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We continue our coverage here the cyber threat and -- push inside -- the beltway for more comprehensive information.
I information sharing between the government and the private sector.
Chairman of the House Intelligence Committee Mike Rogers -- -- -- on Capitol Hill we're gonna hear from him on that later this week but we're gonna hear.
Right now from captain Chuck Nash is with this out of a Washington DC to talk about that so it's good to have.
Kept Nash with us and it's interesting because we as -- basically two questions I mean we're -- talk about that this legislation.
What should be part of it what does the government need to put in the legislation into law that's not already.
There and then where's the line where's the line between protection of all of us -- citizens.
And privacy which were also concerned about -- let me take that first part of -- what do you think should be in the legislation if you just had take a step at that.
Well first off -- I think the legislation ought to detail what the government.
What the government responsibility is in and what the government did its job is to defend.
Is so -- -- what you have here Connell is a situation where private industry the banking industry the finance industry.
-- has been.
Doing this for decades they've been out in front of this statement spending the money they've been developing the systems and the protocols.
To protect themselves because there's money there yet on the government side its national security.
So we have the National Security Agency we have others who have been working that.
So the question is where's that balance and who's going to do what the government -- -- -- out its claim for what it's going to do but at the same time.
Share the tools and and some of the methodology because.
Industries been doing it for so long the government could learn a lot from industry and save money doing that ended the -- Airing there would obviously save money -- the the where before we talk about the line not the privacy line that I mentioned a moment ago where is that other line the one that you're referring to there.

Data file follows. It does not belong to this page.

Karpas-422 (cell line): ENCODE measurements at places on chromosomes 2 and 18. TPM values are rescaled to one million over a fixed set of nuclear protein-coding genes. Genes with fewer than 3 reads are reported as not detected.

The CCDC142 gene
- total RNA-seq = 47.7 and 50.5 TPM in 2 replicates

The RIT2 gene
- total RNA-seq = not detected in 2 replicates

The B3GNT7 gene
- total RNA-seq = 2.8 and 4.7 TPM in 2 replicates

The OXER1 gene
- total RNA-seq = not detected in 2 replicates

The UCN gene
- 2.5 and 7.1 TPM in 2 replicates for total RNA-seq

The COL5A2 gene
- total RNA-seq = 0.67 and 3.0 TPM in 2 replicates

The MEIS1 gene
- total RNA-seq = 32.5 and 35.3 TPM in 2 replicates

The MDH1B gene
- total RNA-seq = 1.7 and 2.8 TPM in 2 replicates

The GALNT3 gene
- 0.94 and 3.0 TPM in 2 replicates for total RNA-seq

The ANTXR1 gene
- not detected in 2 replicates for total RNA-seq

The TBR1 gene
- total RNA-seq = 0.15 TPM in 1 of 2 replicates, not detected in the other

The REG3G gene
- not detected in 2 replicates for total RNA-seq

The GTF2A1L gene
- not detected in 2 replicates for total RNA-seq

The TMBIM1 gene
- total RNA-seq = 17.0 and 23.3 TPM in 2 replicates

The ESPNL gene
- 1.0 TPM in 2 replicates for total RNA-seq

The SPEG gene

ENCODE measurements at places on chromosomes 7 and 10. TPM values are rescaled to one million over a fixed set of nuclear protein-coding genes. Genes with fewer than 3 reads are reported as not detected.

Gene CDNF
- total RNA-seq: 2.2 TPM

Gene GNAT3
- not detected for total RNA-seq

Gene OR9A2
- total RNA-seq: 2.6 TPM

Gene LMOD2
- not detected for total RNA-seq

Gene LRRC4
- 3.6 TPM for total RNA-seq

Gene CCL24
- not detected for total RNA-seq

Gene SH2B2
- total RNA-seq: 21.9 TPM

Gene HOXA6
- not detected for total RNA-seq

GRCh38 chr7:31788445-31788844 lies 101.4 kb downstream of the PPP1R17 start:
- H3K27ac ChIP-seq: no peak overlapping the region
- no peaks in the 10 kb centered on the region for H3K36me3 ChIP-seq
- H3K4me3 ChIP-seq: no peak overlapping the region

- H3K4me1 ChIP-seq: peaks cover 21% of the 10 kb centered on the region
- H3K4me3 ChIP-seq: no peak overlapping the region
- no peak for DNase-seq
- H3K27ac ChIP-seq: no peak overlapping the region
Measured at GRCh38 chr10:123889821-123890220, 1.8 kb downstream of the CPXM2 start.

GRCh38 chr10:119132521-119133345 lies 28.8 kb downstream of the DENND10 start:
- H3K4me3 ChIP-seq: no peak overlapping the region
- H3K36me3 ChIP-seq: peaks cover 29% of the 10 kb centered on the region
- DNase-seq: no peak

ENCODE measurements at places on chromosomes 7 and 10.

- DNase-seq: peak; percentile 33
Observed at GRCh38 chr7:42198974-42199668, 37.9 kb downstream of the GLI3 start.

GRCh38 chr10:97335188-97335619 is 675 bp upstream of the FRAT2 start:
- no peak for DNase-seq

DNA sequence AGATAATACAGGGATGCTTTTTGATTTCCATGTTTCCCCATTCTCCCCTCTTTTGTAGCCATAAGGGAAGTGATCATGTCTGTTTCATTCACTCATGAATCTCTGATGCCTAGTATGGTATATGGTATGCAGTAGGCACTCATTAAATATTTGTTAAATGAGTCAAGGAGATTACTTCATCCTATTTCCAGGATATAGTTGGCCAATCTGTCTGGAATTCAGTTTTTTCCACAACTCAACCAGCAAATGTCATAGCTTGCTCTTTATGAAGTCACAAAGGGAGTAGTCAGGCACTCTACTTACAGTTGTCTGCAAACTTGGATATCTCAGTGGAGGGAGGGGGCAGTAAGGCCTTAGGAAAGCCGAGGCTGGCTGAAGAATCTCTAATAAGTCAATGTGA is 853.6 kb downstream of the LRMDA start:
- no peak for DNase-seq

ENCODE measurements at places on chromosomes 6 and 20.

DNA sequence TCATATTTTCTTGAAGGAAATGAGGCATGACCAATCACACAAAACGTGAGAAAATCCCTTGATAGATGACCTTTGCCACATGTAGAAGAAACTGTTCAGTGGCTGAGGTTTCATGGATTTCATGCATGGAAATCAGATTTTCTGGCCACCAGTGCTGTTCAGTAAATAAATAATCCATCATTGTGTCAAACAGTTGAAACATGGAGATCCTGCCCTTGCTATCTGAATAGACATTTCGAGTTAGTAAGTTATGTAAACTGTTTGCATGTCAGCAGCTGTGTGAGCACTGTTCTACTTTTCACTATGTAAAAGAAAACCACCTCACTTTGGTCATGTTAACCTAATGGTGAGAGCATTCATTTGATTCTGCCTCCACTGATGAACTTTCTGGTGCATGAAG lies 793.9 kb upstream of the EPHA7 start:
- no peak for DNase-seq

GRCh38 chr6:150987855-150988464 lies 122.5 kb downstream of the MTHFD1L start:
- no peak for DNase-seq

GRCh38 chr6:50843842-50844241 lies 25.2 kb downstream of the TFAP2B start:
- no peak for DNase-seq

Is it in the -- the cyber world similar to where it is in the in the real world where the government just.
I guess protects you as a national security interest and stays away completely from private industry although there are obviously regulations -- the ministry in the in the in the real world as well so where do you draw that line.
Yeah that's that's the gray area and that's that's what's going to have to it wasn't but three years ago -- where in town everybody was talking cyber warfare.
But everybody had different definitions they didn't even have the words they wanted to use.
That would that they could agree on this is relatively new.
For the government to step up.
You know before it used to be if you wanted to take down a country EU took massive armies or you -- things up.
That we went to nuclear weapons now you can do it remotely.
With computers get on line because we've become so interconnected.
And our systems are so complex that human beings can't run -- any more they run automatically and by getting into those automatic portions of the system.
You can do the damage of a nuclear weapon threat from across the world on a computer.
So with all that in mind then.
How much or how much of our privacy should we be willing to give up or should we be willing to give up -- As citizens any of our privacy is that just to be a fact of life or do we stand up fight against that.
I eight I for one truly believe that we ought to fight viciously to maintain our privacy.
But at the same time we have to realize that this is a different world if you look at what people.
Divulge on FaceBook and some of the other social networking sites the concept of privacy has been under challenge.
Four -- a decade now so that that whole thing the privacy I think really what it comes down to is the various amendments like the Fourth Amendment where.
-- you know unlawful search and seizure those kinds of things that's where.
And and these other groups ought to stop just defending the left and start looking at the overall context of things.
So that they protect all Americans and everybody's privacy but.
We all as citizens ought to be very very careful about what our government is doing all right -- conversation and captain.
-- Hank you very much for coming on always appreciate it.
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